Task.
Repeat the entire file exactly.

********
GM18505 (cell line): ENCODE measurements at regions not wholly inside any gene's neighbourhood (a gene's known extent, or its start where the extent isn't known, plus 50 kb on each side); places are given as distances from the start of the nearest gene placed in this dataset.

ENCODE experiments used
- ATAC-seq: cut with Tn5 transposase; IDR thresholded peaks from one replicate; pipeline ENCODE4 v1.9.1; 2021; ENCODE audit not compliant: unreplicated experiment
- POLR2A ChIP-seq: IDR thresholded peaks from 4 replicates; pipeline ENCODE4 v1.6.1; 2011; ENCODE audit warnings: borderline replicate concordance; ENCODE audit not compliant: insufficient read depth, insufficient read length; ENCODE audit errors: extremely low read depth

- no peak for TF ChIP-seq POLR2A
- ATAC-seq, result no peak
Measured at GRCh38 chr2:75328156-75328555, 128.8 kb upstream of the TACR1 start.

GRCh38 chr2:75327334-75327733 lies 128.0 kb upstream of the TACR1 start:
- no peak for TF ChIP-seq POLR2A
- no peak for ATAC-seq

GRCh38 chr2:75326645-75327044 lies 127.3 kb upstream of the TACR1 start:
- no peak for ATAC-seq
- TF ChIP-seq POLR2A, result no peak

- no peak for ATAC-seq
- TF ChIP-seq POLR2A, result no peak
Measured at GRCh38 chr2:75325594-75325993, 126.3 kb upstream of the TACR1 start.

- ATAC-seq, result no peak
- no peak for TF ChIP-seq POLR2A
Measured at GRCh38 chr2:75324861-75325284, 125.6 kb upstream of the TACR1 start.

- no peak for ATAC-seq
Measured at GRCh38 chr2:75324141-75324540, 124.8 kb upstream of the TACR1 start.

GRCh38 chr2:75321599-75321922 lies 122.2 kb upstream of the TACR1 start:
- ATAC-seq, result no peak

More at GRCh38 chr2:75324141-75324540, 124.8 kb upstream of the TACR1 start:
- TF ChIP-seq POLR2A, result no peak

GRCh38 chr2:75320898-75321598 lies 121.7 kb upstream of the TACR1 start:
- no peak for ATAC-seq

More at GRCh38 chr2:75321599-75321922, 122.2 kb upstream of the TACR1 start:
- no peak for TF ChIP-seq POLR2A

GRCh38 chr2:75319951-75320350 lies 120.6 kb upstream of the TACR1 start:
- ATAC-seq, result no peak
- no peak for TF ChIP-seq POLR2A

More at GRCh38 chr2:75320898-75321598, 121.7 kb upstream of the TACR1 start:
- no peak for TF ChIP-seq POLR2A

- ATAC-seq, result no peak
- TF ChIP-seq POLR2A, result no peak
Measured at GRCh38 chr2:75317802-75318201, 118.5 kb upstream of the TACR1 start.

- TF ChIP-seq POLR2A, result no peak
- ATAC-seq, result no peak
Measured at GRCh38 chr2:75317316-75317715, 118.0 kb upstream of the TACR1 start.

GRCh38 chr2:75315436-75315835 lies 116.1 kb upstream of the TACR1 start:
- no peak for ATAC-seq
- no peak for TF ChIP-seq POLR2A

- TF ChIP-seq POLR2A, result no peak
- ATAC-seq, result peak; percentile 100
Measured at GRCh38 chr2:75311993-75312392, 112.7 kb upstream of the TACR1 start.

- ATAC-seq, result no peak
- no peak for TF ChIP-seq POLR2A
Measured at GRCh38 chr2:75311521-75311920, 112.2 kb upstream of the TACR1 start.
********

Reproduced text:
GM18505 (cell line): ENCODE measurements at regions not wholly inside any gene's neighbourhood (a gene's known extent, or its start where the extent isn't known, plus 50 kb on each side); places are given as distances from the start of the nearest gene placed in this dataset.

ENCODE experiments used
- ATAC-seq: cut with Tn5 transposase; IDR thresholded peaks from one replicate; pipeline ENCODE4 v1.9.1; 2021; ENCODE audit not compliant: unreplicated experiment
- POLR2A ChIP-seq: IDR thresholded peaks from 4 replicates; pipeline ENCODE4 v1.6.1; 2011; ENCODE audit warnings: borderline replicate concordance; ENCODE audit not compliant: insufficient read depth, insufficient read length; ENCODE audit errors: extremely low read depth

- no peak for TF ChIP-seq POLR2A
- ATAC-seq, result no peak
Measured at GRCh38 chr2:75328156-75328555, 128.8 kb upstream of the TACR1 start.

GRCh38 chr2:75327334-75327733 lies 128.0 kb upstream of the TACR1 start:
- no peak for TF ChIP-seq POLR2A
- no peak for ATAC-seq

GRCh38 chr2:75326645-75327044 lies 127.3 kb upstream of the TACR1 start:
- no peak for ATAC-seq
- TF ChIP-seq POLR2A, result no peak

- no peak for ATAC-seq
- TF ChIP-seq POLR2A, result no peak
Measured at GRCh38 chr2:75325594-75325993, 126.3 kb upstream of the TACR1 start.

- ATAC-seq, result no peak
- no peak for TF ChIP-seq POLR2A
Measured at GRCh38 chr2:75324861-75325284, 125.6 kb upstream of the TACR1 start.

- no peak for ATAC-seq
Measured at GRCh38 chr2:75324141-75324540, 124.8 kb upstream of the TACR1 start.

GRCh38 chr2:75321599-75321922 lies 122.2 kb upstream of the TACR1 start:
- ATAC-seq, result no peak

More at GRCh38 chr2:75324141-75324540, 124.8 kb upstream of the TACR1 start:
- TF ChIP-seq POLR2A, result no peak

GRCh38 chr2:75320898-75321598 lies 121.7 kb upstream of the TACR1 start:
- no peak for ATAC-seq

More at GRCh38 chr2:75321599-75321922, 122.2 kb upstream of the TACR1 start:
- no peak for TF ChIP-seq POLR2A

GRCh38 chr2:75319951-75320350 lies 120.6 kb upstream of the TACR1 start:
- ATAC-seq, result no peak
- no peak for TF ChIP-seq POLR2A

More at GRCh38 chr2:75320898-75321598, 121.7 kb upstream of the TACR1 start:
- no peak for TF ChIP-seq POLR2A

- ATAC-seq, result no peak
- TF ChIP-seq POLR2A, result no peak
Measured at GRCh38 chr2:75317802-75318201, 118.5 kb upstream of the TACR1 start.

- TF ChIP-seq POLR2A, result no peak
- ATAC-seq, result no peak
Measured at GRCh38 chr2:75317316-75317715, 118.0 kb upstream of the TACR1 start.

GRCh38 chr2:75315436-75315835 lies 116.1 kb upstream of the TACR1 start:
- no peak for ATAC-seq
- no peak for TF ChIP-seq POLR2A

- TF ChIP-seq POLR2A, result no peak
- ATAC-seq, result peak; percentile 100
Measured at GRCh38 chr2:75311993-75312392, 112.7 kb upstream of the TACR1 start.

- ATAC-seq, result no peak
- no peak for TF ChIP-seq POLR2A
Measured at GRCh38 chr2:75311521-75311920, 112.2 kb upstream of the TACR1 start.